An imaginary line running north and south, passing through the earth's poles. Also called a longitude line.
In the rectangular survey system, the main north-south line in a particu_lar grid, used as the starting point in numbering the ranges.
In the rectangular survey system, lines running north-south (parallel to the principal meridian) at 24-mile intervals.
Metes and Bounds Description
A legal de_scription that starts at an identifiable point of beginning, then describes the property's bound_aries in terms of courses (compass directions) and distances, ultimately returning to the point of beginning.
One-tenth of one cent; a measure used to state property tax rates in some cases. For example, a tax rate of one mill on the dollar is the same as a rate of one-tenth of one percent of the assessed value of the property.
Minimum Property Requirements (MPRs)
A lender's requirements concerning the physi_cal condition of a building, which must be met before a loan can be approved.
A visible marker (natural or artifi_cial) used in a survey or a metes and bounds description to establish the boundaries of a piece of property.
The instrument securing a note to a piece of property. A note is simply a promise to pay. A mortgage secures that promise, using real estate as the collateral. When someone mortgages their property, they are conveying an interest in their property as security for payment of a debt. (See also "First Mortgage" and "Second Mortgage".).
A mortgage that allows additional money to be borrowed (up to the original loan amount) without refinancing the loan or paying additional financing charges.
An intermediary who origi_nates and services real estate loans on behalf of investors.
An intermediary who brings real estate lenders and borrowers together and negotiates loan agreements between them.
A type of real estate lender that originates and services loans on be_half of large investors (acting as a mortgage banker) or for resale on the secondary mort_gage market.
Mortgage Insurance Premium (MIP)
The payment made by a borrower of FHA insured mortgages to provide a reserve that protects lenders against losses from very high loan-to-value loans.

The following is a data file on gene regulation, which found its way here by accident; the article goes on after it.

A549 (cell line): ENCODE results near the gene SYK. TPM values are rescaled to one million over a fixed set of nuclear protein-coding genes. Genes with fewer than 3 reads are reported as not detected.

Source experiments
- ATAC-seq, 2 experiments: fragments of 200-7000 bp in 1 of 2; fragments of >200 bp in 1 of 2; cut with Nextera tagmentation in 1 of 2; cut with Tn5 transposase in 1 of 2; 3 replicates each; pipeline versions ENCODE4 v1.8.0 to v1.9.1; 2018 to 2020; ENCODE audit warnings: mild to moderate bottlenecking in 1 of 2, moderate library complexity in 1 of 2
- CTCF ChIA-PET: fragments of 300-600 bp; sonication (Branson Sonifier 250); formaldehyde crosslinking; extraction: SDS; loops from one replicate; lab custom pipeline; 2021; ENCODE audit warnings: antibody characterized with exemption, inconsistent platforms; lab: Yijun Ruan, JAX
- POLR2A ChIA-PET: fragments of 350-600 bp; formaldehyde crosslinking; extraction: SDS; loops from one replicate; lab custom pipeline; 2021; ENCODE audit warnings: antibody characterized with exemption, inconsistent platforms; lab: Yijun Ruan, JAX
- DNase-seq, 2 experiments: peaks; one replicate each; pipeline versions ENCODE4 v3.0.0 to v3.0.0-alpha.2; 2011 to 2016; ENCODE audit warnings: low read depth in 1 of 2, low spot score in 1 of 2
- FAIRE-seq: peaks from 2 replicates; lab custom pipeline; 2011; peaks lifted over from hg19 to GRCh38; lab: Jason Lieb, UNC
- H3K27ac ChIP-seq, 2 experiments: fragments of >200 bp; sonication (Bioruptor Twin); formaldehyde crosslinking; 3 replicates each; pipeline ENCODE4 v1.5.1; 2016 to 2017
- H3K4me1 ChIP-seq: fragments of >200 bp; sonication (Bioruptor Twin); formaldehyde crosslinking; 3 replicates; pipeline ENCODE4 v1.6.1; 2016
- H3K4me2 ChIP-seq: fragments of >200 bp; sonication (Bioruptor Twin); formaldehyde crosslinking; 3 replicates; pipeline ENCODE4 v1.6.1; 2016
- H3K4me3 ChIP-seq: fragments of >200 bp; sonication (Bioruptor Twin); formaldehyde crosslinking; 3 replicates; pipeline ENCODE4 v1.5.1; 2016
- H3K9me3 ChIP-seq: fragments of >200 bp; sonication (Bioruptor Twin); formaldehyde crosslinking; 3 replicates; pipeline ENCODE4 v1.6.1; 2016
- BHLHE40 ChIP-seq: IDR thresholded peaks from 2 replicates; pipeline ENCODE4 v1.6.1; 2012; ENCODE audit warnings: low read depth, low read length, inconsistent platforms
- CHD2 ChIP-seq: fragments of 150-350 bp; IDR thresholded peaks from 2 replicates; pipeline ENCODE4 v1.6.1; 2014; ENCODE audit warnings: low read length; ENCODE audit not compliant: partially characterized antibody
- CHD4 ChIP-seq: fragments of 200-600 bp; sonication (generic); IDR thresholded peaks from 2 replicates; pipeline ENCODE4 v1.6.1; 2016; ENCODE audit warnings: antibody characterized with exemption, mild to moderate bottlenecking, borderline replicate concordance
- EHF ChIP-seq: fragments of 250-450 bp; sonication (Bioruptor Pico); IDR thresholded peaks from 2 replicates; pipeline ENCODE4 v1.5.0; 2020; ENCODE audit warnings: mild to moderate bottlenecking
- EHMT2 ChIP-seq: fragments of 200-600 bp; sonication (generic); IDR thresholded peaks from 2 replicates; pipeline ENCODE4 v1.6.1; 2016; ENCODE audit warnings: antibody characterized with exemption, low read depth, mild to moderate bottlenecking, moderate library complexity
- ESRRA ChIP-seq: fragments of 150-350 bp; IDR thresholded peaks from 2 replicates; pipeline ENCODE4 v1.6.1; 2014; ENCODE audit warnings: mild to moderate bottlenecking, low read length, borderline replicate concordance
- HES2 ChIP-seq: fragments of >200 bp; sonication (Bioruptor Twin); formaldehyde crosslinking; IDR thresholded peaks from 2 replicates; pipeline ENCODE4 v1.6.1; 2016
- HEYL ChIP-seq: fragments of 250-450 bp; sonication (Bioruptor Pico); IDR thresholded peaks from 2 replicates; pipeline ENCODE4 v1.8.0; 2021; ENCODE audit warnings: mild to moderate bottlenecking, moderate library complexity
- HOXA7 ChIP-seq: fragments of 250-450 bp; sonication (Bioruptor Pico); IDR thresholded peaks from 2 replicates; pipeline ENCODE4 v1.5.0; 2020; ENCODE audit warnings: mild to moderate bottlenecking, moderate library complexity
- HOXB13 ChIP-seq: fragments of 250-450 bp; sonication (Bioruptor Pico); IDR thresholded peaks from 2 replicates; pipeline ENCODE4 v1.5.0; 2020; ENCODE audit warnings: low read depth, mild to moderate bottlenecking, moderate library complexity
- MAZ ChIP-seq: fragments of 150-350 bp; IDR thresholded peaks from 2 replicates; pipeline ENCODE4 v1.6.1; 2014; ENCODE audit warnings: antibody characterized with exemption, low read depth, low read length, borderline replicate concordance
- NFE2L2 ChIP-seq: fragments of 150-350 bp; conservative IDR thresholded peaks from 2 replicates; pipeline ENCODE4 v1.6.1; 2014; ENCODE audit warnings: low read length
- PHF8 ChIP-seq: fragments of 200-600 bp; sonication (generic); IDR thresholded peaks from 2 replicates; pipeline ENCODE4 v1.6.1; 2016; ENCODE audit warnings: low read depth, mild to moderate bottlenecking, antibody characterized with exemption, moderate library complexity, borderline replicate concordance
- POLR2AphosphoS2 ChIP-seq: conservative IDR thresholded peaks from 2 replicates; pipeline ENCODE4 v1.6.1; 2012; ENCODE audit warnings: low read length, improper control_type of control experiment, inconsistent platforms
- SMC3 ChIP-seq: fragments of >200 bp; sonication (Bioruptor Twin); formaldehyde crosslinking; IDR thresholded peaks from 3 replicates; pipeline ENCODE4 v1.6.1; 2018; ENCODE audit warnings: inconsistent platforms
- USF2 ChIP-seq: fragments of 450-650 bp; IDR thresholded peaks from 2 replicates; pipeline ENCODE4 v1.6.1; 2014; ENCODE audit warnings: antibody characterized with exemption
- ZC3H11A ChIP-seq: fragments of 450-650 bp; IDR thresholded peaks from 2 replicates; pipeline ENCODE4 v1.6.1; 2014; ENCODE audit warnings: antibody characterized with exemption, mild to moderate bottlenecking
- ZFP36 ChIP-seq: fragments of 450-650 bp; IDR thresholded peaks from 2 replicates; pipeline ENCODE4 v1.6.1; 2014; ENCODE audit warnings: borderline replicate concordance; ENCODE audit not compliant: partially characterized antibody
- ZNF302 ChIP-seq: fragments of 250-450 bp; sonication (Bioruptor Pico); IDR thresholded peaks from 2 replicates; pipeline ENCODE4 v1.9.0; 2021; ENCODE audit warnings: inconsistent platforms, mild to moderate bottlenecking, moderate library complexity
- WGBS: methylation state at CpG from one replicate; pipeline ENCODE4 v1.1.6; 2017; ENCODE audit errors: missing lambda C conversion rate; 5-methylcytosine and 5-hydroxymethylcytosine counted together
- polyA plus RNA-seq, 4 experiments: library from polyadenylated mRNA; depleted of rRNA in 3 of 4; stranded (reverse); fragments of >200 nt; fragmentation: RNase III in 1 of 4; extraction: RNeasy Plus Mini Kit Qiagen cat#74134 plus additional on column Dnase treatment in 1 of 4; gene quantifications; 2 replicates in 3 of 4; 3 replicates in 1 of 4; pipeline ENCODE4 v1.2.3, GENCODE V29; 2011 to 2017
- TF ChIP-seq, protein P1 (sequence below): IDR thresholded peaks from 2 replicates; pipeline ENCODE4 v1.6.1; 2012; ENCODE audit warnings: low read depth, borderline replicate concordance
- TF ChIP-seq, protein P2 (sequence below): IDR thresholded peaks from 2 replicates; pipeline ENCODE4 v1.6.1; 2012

Mortgage, Adjustable-Rate (ARM)
A loan in which the interest rate is periodically increased or decreased to reflect changes in the cost of money. Compare: Loan, Fixed-Rate.
A partially amortized mort_gage loan that requires a large balloon payment at the end of the loan term.
A loan in which the monthly payments include a share of the property taxes and insurance, in addition to principal and in_terest; the lender places the money for taxes and insurance in an escrow account.
An instrument that makes personal property (chattels) security for a loan. In states that have adopted the Uniform Com_mercial Code, the chattel mortgage has been replaced by the security agreement.
Mortgage, Closed End
A loan that does not allow the borrower to increase the balance owed; the opposite of an open-end mortgage.
Mortgage, Direct Reduction
A loan that re_quires a fixed amount of principal to be paid in each payment; the total payment becomes steadily smaller, because the interest portion becomes smaller with each payment as the prin_cipal balance decreases.
The mortgage on a property that has first lien position; the one with higher lien priority than any other mortgage against the property.
Mortgage, Graduated Payment (GPM)
A loan that provides for lower payments in the first years of its term; the payments increase in steps, then level off, typically after three to seven years.
Mortgage, Hard Money
A mortgage given to a lender in exchange for cash, as opposed to one given in exchange for credit.
A mortgage that has lower lien priority than another mortgage against the same property. Sometimes called a secondary mortgage.
Mortgage, Level Payment
An amortized loan with payments that are the same amount each month, although the portion of the payment that is applied to principal steadily increases and the portion of the payment applied to interest steadily decreases. See: Loan, Amortized.
A loan that permits the borrower to reborrow the money he or she has repaid on the principal, usually up to the origi_nal loan amount, without executing a new loan agreement.
A mortgage used in home financing that is secured by certain items of per_sonal property (such as appliances or carpet_ing) in addition to the real property.
Mortgage, Purchase Money
1. When a seller extends credit to a buyer to finance the pur_chase of the property, accepting a mortgage in_stead of cash. Sometimes called a carryback loan. 2. In a more general sense, any loan the borrower uses to buy the security property (as opposed to a loan secured by property the bor_rower already owns).
Mortgage, Satisfaction of
The document a mortgagee gives the mortgagor when the mort_gage debt has been paid in full, acknowledging that the debt has been paid and the mortgage is no longer a lien against the property; should always be recorded.
A mortgage that has higher lien priority than another mortgage against the same property; the opposite of junior mortgage.
A purchase money loan arrangement in which the seller uses part of the buyer's payments to make the payments on an existing loan (called the underlying loan); the buyer takes title subject to the underlying loan, but does not assume it.
A property owner (usually a bor_rower) who gives a mortgage to another (usu_ally a lender) as security for payment of an obligation.
When all parties freely agree to the terms of a contract, without fraud, undue influence, duress, menace, or mistake. Mutual consent is achieved through offer and acceptance; it is sometimes referred to as a "meeting of the minds." Also called mutuality.